ITC Executive Director opens flagship Export Actors Forum, Benin. (en)
The African continent has seen impressive growth over the past decade but faces big challenges in order to keep developing at the same rate. “As the world moves into another major crisis Africa has the means to weather the storm. This you must do for yourself” said ITC Executive Director, Patricia Francis, jointly opened the flagship Export Actors Forum (EAF) on the 5 December in Cotonou, Benin. She outlined the good work done to date, the challenges to the region and ITC’s role in overcoming these.
Summarising the challenges to be overcome, Ms. Francis noted how African non-oil and gas exports today only represent 1% of global trade, this number being 4% if including the oil and gas sectors. She also pointed out how trade within North America is approximately 40% and intra-Western European trade reaches around 60% but intra-African trade is roughly only 11%. Access to finance in Africa is also an issue with the cost of capital being in excess of 20%.
In terms of trade facilitating infrastructure, Ms. Francis noted that only 35% of the continent has access to electricity and that African markets remain fragmented with borders between countries difficult to cross. At the individual level, Africans also face challenges in the form of food insecurity with 70% of rural poor with insufficient nourishment and 90% of crops being grown without irrigation. Water is also a concern with half of sub-Saharan Africa not having access to clean water.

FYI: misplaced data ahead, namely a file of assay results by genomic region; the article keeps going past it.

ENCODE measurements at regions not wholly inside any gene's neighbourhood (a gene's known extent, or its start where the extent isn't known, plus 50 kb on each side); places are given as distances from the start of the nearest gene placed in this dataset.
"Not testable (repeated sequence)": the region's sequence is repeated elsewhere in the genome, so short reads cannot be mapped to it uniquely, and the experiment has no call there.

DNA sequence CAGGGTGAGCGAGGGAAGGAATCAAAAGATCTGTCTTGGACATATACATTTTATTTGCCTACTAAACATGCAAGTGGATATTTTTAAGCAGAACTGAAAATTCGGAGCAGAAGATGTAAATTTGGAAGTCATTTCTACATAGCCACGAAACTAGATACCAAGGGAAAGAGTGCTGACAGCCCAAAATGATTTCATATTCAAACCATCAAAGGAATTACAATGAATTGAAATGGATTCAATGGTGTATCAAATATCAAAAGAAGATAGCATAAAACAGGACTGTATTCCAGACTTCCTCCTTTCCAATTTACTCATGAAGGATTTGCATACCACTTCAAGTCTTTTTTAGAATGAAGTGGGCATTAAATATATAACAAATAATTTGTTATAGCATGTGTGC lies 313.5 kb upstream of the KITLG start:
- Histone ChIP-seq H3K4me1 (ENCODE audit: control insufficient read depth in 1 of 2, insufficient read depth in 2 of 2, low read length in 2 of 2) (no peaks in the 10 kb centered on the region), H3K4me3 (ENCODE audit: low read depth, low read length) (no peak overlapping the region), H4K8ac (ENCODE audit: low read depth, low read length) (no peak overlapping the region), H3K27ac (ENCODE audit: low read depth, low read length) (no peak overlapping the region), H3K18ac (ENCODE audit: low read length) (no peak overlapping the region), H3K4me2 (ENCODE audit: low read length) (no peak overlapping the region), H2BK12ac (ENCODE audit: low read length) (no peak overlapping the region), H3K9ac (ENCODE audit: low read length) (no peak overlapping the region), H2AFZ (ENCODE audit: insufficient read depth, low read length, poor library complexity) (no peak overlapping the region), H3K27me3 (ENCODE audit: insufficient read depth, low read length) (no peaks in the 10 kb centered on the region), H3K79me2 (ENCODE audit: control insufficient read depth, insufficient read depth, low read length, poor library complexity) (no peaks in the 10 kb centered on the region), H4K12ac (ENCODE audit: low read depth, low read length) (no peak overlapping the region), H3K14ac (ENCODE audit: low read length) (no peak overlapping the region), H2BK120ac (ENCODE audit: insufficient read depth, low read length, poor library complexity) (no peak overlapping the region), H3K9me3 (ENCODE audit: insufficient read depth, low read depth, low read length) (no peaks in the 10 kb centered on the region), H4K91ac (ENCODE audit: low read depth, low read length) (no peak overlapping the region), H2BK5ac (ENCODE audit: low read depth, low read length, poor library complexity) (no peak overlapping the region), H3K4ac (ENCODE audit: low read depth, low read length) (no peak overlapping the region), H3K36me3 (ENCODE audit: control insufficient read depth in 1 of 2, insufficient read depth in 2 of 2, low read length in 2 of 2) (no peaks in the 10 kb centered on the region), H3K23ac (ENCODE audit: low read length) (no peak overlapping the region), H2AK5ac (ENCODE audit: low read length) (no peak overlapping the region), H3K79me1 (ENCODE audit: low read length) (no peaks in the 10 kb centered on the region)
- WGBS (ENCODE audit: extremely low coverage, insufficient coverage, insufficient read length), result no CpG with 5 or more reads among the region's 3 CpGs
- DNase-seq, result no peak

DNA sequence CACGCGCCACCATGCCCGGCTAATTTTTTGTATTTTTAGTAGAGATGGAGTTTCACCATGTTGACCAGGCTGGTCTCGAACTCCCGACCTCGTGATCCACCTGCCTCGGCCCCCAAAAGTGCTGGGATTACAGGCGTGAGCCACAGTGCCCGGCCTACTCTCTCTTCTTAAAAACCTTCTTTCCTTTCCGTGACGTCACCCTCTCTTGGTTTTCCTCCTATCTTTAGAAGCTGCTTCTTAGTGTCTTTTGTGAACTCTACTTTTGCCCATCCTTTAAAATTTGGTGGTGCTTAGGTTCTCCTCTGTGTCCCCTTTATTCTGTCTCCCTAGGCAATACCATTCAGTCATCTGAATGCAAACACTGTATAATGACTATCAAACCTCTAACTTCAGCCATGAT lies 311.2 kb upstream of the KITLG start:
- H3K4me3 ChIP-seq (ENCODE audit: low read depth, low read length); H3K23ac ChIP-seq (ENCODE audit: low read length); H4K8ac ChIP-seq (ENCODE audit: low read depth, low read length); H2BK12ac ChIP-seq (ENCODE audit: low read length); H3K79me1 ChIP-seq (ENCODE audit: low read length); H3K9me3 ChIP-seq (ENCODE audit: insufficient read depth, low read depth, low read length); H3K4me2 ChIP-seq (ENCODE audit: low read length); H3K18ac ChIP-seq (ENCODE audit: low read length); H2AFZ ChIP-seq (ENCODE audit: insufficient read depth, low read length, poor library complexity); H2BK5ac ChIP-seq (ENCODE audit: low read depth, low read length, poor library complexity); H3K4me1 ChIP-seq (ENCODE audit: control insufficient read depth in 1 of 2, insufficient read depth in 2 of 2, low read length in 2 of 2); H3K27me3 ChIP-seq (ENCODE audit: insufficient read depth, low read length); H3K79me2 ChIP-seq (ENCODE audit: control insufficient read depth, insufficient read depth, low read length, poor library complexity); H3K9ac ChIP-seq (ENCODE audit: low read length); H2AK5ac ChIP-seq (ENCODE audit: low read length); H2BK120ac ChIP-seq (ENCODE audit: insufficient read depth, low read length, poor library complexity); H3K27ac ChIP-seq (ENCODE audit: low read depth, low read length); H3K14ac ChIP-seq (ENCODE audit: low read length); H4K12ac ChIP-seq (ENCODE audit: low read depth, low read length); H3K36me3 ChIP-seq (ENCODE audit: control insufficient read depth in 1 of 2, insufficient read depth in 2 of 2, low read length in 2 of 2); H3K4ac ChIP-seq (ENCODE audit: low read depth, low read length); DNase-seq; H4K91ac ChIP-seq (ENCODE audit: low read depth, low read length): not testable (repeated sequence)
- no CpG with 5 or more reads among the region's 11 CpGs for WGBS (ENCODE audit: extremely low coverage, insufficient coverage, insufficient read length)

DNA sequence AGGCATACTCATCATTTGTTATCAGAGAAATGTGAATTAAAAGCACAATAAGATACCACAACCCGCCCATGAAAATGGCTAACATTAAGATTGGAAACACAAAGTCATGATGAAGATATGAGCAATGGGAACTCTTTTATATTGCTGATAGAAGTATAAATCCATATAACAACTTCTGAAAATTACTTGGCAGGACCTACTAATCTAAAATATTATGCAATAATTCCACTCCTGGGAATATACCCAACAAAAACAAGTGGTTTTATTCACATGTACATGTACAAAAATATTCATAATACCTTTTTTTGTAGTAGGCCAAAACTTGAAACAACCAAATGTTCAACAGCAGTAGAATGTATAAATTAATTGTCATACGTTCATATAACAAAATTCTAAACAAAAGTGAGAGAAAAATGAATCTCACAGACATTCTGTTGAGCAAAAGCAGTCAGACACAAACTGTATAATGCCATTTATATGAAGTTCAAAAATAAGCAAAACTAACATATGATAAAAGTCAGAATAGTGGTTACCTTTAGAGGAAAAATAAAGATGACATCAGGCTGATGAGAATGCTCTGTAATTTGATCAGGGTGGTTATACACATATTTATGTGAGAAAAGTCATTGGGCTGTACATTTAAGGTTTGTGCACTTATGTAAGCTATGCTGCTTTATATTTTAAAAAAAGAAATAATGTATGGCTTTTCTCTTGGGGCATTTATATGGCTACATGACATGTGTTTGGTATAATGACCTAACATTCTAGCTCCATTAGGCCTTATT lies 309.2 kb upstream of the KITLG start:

But despite these notable challenges, and the additional issues caused by the global financial crisis, Ms. Francis expressed a view that the unprecedented growth seen in the continent over the past decade should continue, pointing at figures estimating middle income households to exceed 87 million by 2015 and that by 2040, Africa should have the world’s largest workforce of 1.1 billion people. She also noted that, Foreign Direct Investment in the continent for 2010 was a sizeable USD 554 billion and that sub-Saharan African growth is estimated to be 5.5% for 2011, with a number of countries exceeding the 7% growth marking the threshold for achieving major and lasting inroads to eradicating poverty.
In order to attract investors – both African and from outside the continent – the Executive Director emphasized the importance of having a stable macro-economic environment, effective and business friendly government, a stable political environment, good physical infrastructure, and an employable human capital.
ITC’s role in sub-Saharan Africa has been a pleasing one, said Ms. Francis, with the Programme for Building African Capacity for Trade (PACT II) taking a lead in working with the Regional Economic Commissions (RECs), such as the Economic Community of West African States (ECOWAS) which is the REC covering Benin. The Executive Director noted how ITC is proud of SMEs’ increased knowledge about export competitiveness in the West African States and the creation of efficient and sustainable vehicles for trade development and promotion, as well as the increased recognition by other funding partners of the need to invest in the region via partnerships with RECs.
Also opening the EAF were the Minister of Industry, Trade and SMEs for Benin, the Chairman of the Consultative Group of ECOWAS Export Actors Platform (EAP) and the President of ECOWAS.